A second group believes, on the basis of statistical evidence, that the vocabulary and style are Pauline, even if at first sight the contrary seems to be the case. They state that the concept of church organization in the letters is not as advanced as the questioners of Pauline authorship hold since the notion of hierarchical order in a religious community existed in Israel before the time of Christ, as evidenced in the Dead Sea Scrolls. Finally, this group sees affinities between the theological thought of the Pastorals and that of the unquestionably genuine letters of Paul.

But on second thought, they don't seem to be contradicting each other, so maybe someone can write differently when they're writing to different people over the course of ones lifetime?

You can that introduction yourself, but it goes on to suggest two other ideas about the authenticity of the letters, whether the were written by a secretary, which isn't particularly novel considering Jeremiah and Peter. Or that they were compiled from fragments of Paul's writing and added to and redacted over time, which isn't novel either considering Job, Esther and Daniel.

So, 3 out of 4 groups of scholars say Paul and the majority of salvation history is with Paul writing the letters and regardless, most Christians believe it is the inspiration of the Holy Spirit permeating the entire Bible regardless whose hand marked the papyri.

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3 of 4 groups, perhaps, but still not "most scholars." –  jackweinbender Jun 27 '13 at 12:43

1Ti 1:1 Paul, an apostle of Jesus Christ by the commandment of God our Saviour, and Lord Jesus Christ, which is our hope; 1Ti 1:2 Unto Timothy, my own son in the faith: Grace, mercy, and peace, from God our Father and Jesus Christ our Lord.

Rev 22:19 And if any man shall take away from the words of the book of this prophecy, God shall take away his part out of the book of life, and out of the holy city, and from the things which are written in this book.

The Bible's claims of authorship are perfect. Paul wrote the epistles which have his name with absolute certainty. My group called Word of Faith Bible literalists believes that the word was written down correctly and that any scholarly arguments about who did what and fallibility are rubbish. Everyone writes different at different times in their lives based on the purpose of who they are writing to and who transcribes for them as well. Many things can cause great effect on a persons psychology warranting a change in style or flavor of vocabulary. The underlying doctrines are in complete agreement with the other pauline epistles. Some of the correlations between the pauline epistles are outlined in Paul's System of Truth by Mark Hankins.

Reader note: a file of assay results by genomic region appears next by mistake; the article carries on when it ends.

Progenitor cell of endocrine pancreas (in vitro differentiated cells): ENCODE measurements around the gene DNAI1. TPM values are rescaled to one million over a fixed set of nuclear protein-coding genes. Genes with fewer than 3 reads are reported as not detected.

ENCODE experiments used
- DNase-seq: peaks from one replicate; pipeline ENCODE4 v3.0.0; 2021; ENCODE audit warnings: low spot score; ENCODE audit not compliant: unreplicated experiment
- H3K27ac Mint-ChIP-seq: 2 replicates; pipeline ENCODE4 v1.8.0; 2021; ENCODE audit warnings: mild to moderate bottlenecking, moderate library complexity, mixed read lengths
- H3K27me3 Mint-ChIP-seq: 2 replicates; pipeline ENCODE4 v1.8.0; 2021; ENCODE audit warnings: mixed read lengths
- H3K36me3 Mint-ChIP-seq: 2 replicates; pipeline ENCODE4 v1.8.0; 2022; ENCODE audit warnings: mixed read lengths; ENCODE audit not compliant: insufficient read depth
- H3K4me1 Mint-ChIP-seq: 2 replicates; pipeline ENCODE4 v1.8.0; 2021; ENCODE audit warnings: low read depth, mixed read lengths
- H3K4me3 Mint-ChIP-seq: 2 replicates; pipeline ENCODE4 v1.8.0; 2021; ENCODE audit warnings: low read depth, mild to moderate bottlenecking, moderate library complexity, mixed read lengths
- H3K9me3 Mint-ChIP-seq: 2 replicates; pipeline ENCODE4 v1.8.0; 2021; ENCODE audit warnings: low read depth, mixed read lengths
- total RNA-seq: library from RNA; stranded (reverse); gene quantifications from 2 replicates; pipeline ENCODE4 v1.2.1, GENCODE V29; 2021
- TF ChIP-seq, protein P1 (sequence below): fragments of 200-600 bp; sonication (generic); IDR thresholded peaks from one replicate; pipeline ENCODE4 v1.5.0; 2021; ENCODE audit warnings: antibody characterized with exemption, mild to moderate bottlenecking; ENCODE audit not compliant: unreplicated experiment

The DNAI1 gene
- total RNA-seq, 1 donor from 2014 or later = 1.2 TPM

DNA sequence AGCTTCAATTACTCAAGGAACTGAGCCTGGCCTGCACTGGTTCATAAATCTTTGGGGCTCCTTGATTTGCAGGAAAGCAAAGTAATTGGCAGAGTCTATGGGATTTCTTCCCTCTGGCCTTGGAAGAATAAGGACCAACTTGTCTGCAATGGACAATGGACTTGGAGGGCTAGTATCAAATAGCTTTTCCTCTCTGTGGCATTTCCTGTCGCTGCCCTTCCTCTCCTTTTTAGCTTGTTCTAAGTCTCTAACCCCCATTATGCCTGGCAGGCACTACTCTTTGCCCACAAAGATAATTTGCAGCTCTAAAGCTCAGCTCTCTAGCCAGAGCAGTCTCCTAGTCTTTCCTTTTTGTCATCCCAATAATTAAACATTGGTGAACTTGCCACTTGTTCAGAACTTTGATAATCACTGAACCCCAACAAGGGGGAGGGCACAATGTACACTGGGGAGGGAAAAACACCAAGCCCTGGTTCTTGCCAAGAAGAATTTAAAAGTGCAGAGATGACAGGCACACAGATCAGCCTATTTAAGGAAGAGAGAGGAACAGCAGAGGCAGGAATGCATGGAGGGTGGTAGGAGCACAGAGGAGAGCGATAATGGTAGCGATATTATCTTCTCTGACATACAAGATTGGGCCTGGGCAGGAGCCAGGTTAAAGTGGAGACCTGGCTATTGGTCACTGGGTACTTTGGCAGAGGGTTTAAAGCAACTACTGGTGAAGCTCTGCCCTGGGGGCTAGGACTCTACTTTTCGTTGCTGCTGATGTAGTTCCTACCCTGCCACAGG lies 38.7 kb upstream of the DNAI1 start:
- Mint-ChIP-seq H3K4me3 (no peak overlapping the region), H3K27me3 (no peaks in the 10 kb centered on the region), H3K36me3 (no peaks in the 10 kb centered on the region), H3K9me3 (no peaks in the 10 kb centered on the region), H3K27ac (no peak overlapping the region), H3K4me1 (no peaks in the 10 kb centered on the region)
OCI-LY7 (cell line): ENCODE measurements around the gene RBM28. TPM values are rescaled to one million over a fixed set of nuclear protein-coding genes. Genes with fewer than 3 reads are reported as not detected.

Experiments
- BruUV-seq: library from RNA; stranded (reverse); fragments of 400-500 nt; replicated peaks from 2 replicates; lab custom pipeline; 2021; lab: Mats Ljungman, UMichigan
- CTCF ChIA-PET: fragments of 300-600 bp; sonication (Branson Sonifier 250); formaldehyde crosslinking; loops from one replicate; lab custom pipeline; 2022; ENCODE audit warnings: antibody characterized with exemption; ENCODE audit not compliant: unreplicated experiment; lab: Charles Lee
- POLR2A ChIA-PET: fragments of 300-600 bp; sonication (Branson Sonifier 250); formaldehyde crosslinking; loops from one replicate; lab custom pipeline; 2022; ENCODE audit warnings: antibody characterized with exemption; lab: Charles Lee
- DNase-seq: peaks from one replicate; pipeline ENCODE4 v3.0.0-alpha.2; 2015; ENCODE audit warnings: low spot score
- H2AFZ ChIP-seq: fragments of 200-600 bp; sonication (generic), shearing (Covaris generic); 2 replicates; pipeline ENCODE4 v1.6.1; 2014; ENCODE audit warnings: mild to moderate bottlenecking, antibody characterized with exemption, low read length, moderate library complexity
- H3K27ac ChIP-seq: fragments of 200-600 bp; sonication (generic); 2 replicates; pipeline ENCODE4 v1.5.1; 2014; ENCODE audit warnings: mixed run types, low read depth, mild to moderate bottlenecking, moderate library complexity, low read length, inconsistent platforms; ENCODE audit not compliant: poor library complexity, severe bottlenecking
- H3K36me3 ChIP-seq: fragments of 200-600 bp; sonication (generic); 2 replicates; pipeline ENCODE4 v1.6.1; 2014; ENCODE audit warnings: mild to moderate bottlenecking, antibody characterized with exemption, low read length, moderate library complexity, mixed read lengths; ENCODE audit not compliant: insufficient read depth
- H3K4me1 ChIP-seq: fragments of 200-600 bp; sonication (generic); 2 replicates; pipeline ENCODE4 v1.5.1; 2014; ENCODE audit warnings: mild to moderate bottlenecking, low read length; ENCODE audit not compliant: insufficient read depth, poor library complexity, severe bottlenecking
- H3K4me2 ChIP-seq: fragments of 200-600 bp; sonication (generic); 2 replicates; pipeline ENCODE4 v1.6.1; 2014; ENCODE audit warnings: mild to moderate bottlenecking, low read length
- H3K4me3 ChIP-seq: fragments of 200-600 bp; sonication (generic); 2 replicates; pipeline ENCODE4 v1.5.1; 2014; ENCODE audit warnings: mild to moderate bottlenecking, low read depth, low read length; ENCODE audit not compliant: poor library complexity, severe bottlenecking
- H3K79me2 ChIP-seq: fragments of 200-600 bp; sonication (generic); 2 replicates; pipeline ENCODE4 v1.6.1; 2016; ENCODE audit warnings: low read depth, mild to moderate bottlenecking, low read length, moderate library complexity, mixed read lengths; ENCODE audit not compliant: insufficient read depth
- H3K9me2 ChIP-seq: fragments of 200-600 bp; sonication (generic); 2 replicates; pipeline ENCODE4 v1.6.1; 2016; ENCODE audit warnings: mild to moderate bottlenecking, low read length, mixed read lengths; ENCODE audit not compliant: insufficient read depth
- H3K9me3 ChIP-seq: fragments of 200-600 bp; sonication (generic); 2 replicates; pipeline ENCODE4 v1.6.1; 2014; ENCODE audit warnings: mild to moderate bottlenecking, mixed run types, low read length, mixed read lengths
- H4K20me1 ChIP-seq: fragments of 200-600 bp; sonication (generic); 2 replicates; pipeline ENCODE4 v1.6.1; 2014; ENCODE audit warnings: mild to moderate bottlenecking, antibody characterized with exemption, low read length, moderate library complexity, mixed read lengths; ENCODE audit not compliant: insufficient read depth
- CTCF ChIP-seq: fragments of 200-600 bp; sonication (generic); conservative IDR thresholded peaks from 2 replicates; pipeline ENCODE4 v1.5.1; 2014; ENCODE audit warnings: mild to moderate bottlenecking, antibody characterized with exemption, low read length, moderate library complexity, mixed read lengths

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You may want to describe which "underlying doctrines" you are referring to. –  Double U Jun 26 '13 at 20:03
@Anonymous the most distinctive doctrine of the pauline epistles is our place in Christ. It's so interwoven it would take months to cross reference all the less distinctive doctrines. Concordances do that. –  caseyr547 Jun 26 '13 at 20:08
Can you provide a summary of "most distinctive doctrine"? –  Double U Jun 26 '13 at 20:29
@Anonymous thats a reasonable request i can provide a link to a book about it –  caseyr547 Jun 26 '13 at 20:33
Although there are a few scholars who disagree with the consensus view that 1 Timothy is written by a person other than Paul, one may want to take into consideration that the authorship of the 1 Timothy epistle may have been written by someone else, assuming that a person's psychology is kept constant. –  Double U Jun 26 '13 at 22:52